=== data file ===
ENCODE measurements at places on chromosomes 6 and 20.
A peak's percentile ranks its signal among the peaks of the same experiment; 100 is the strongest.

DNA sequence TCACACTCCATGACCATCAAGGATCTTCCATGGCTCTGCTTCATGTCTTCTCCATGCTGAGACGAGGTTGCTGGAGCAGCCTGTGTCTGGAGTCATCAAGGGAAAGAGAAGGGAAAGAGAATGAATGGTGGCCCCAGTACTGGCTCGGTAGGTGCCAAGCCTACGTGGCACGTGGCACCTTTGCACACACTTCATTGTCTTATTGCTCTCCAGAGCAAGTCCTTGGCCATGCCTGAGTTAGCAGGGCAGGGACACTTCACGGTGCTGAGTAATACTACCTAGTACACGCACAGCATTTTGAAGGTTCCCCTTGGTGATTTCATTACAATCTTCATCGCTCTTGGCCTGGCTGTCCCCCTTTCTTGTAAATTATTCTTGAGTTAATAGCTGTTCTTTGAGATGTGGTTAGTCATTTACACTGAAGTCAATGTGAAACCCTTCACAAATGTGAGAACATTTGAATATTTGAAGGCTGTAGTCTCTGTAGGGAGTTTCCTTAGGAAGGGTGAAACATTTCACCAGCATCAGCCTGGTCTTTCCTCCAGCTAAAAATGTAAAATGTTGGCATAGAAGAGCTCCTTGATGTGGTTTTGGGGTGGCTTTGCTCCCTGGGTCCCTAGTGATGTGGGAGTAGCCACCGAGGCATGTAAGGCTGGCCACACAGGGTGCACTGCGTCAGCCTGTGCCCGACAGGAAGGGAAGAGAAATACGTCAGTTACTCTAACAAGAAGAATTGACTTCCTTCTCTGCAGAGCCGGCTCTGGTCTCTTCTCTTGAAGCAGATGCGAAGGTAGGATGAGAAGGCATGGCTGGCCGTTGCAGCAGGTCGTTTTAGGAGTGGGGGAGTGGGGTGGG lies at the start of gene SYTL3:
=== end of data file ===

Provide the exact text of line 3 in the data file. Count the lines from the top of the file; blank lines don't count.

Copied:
DNA sequence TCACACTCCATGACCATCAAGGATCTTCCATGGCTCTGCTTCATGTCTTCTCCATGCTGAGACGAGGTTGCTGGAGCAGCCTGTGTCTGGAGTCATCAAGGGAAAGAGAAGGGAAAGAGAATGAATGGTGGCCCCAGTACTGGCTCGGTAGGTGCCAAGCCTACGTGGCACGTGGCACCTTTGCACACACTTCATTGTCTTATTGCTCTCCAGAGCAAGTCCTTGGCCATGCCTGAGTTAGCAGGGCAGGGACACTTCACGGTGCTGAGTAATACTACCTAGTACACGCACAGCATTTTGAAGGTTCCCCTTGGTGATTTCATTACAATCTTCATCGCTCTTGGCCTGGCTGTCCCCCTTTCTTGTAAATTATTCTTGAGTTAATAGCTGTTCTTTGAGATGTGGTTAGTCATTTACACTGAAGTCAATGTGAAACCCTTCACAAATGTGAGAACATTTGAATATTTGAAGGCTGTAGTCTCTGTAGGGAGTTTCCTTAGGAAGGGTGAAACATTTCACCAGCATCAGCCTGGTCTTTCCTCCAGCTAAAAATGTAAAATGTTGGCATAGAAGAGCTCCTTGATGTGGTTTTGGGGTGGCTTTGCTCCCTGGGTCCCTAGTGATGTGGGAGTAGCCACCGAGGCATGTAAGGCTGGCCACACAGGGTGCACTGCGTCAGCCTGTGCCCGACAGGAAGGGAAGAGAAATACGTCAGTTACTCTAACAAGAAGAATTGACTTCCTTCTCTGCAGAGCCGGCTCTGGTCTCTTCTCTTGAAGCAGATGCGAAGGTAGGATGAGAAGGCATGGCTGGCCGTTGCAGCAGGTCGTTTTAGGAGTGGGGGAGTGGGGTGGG lies at the start of gene SYTL3: